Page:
New inquiry: A fair start for all
The Government has asked the New Zealand Productivity Commission Te Kōmihana Whai Hua o Aotearoa to prepare the Terms of Reference for a new inquiry, aimed at finding ways to break the cycle of long-term disadvantage.
“The available evidence points to serious disadvantage in low-income families and whānau in New Zealand”, says Commission Chair, Ganesh Nana.
“Children growing up in these households begin their lives ‘behind the starting line’. They face the prospect of a lifetime of poverty and disadvantage that is difficult to escape.”
Persistent, inter-generational disadvantage represents lost opportunities (through economic and social exclusion) and significant loss of wellbeing for those involved and their communities. This lost potential flows through into substantial fiscal costs (such as welfare payments and health costs) and has implications for New Zealand’s productivity and economic potential.
“This inquiry will help us better understand the drivers and dynamics of long-term disadvantage, within people’s lifetimes and across generations. It will do this through significant research and analysis to generate new insights about people facing persistent disadvantage in New Zealand,” says Nana.
“Importantly, it will also make recommendations for effective interventions to mitigate and eventually break the cycle of disadvantage. This will help ensure that all Kiwis get a fair start in life.”
The inquiry also aims to boost public awareness and understanding of the trends in economic inclusion and social mobility in Aotearoa. This includes exploring how reducing persistent disadvantage translates into higher productivity, better economic performance and improvements in wellbeing.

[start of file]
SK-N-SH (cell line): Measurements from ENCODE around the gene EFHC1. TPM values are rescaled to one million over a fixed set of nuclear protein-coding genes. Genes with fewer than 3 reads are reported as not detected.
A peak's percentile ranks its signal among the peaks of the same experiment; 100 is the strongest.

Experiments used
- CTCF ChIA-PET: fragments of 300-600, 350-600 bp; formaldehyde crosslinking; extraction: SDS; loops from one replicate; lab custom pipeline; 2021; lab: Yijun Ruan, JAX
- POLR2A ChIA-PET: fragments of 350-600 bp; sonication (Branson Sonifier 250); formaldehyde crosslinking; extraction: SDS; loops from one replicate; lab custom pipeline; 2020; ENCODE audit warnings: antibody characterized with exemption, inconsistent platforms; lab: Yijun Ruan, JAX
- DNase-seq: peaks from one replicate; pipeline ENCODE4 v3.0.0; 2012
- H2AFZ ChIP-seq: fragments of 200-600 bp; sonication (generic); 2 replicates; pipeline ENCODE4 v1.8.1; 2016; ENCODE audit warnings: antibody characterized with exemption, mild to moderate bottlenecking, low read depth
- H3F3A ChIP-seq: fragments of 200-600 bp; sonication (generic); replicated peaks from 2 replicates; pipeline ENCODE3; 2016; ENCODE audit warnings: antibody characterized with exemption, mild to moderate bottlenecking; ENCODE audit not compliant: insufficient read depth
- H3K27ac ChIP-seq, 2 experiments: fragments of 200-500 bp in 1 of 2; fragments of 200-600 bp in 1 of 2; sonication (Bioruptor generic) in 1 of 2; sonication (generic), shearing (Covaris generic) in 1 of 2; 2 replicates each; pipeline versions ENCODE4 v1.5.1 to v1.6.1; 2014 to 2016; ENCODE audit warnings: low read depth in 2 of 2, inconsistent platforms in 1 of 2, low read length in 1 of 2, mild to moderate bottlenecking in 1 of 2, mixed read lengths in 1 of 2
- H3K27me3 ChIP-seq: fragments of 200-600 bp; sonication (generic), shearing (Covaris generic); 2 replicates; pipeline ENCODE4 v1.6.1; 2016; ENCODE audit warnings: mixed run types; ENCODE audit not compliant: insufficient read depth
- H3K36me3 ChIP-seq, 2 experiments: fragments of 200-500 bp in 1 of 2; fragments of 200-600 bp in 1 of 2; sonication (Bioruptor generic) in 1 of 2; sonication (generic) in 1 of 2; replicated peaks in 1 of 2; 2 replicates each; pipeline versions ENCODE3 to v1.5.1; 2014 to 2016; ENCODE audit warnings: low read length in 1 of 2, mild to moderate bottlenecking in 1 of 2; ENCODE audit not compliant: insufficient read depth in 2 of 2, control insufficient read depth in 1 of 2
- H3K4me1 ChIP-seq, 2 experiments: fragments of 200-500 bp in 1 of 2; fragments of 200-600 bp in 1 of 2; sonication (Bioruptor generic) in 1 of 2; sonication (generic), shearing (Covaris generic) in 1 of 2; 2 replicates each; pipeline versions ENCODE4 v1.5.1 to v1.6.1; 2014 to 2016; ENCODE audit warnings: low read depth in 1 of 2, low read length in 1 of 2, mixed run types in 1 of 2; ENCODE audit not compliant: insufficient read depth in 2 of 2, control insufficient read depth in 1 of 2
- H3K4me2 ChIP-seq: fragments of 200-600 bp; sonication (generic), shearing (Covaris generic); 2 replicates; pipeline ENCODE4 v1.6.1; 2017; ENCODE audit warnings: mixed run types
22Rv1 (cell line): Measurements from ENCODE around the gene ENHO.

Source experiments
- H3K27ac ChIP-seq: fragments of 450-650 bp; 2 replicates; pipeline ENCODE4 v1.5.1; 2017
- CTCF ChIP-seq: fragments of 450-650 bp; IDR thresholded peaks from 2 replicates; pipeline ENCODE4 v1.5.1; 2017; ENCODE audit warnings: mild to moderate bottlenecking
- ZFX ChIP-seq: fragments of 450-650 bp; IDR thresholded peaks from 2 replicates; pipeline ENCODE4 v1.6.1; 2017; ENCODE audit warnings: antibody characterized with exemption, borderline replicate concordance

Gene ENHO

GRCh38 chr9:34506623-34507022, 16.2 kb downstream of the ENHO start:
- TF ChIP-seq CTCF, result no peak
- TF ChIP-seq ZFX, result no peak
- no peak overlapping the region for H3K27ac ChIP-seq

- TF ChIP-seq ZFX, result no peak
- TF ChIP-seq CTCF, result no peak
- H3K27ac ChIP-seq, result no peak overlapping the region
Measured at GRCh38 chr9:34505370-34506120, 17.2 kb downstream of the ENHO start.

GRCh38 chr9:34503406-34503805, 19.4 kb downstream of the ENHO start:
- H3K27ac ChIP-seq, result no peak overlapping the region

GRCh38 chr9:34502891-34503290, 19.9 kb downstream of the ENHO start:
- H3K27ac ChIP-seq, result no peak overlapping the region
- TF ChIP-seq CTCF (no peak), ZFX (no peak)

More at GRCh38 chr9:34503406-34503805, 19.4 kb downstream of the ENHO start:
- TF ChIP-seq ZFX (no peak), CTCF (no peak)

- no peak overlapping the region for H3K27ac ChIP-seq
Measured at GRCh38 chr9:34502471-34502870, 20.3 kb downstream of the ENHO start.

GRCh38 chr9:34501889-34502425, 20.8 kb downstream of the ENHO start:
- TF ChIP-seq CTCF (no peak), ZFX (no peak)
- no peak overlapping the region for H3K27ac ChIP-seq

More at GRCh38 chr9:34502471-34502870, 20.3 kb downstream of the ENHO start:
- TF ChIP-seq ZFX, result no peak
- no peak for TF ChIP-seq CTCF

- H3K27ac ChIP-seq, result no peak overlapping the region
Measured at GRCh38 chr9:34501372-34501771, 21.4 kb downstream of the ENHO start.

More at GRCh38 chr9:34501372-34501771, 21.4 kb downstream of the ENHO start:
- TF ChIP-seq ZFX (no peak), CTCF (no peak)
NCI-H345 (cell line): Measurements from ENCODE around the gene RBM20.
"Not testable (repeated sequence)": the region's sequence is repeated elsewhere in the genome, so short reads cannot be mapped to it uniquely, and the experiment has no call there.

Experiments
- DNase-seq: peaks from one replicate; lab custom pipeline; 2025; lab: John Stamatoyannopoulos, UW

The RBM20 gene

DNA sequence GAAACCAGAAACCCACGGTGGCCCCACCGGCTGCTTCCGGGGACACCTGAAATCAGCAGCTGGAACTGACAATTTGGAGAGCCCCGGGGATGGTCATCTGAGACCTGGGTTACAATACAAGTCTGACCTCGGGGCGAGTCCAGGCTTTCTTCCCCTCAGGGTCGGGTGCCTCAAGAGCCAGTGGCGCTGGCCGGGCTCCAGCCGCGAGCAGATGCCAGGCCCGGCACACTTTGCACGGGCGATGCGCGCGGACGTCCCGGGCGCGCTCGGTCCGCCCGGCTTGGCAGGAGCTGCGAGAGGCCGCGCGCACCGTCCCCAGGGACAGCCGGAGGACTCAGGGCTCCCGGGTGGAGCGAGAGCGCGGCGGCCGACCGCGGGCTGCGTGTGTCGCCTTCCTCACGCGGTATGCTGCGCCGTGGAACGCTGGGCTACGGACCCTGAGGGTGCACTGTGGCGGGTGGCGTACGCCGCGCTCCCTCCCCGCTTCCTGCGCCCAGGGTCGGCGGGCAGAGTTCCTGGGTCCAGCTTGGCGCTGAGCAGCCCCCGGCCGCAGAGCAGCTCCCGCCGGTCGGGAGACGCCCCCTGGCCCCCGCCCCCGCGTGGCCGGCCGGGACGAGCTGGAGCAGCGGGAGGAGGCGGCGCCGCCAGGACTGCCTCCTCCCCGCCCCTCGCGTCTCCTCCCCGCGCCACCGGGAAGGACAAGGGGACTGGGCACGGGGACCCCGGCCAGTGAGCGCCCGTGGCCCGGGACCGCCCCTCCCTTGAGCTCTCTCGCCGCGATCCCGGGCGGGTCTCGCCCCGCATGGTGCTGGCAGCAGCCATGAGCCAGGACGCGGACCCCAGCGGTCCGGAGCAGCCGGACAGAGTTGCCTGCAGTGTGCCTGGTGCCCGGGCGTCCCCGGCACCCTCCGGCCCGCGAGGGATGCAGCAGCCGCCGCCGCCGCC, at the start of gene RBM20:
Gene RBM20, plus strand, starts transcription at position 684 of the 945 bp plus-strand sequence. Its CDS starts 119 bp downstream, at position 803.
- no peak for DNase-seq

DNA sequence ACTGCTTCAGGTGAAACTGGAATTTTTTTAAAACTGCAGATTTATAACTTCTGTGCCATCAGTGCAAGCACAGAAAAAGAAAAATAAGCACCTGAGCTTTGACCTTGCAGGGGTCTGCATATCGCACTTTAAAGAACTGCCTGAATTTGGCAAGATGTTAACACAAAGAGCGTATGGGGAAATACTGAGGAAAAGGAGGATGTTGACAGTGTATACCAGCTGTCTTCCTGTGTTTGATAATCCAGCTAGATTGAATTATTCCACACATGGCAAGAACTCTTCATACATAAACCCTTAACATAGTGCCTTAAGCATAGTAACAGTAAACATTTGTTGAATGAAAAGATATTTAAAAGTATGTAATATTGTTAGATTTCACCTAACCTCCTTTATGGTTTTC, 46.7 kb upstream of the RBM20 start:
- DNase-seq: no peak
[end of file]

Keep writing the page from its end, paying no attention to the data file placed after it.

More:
Nana says the Commission will be engaging widely as it develops the Terms of Reference for this inquiry.
“We are keen to kōrero with a broad range of people, groups and communities to help shape this important mahi. The Commission looks forward to hearing the insights and advice from those who work across the range of social support services and education sectors, as well as iwi, Māori, and Pacific groups, and many others.”
Other major inquiries such as the Welfare Expert Advisory Group and the Tax Working Group have already looked at the structure of taxes and benefit payments. The Commission will not duplicate their efforts, but rather focus on additional and complementary ways to break the cycle of long-term and intergenerational disadvantage and exclusion.
The inquiry will look at the capabilities and resources of families and communities to support child wellbeing, such as health, education and housing, as well as structural features of the economy that particularly impact those capabilities and resources.
Anyone interested in the inquiry can subscribe to receive updates.
The Commission will report back to Government with a Terms of Reference for the inquiry by October 2021. The inquiry will then run for around 12 months, with a final report due in late 2022.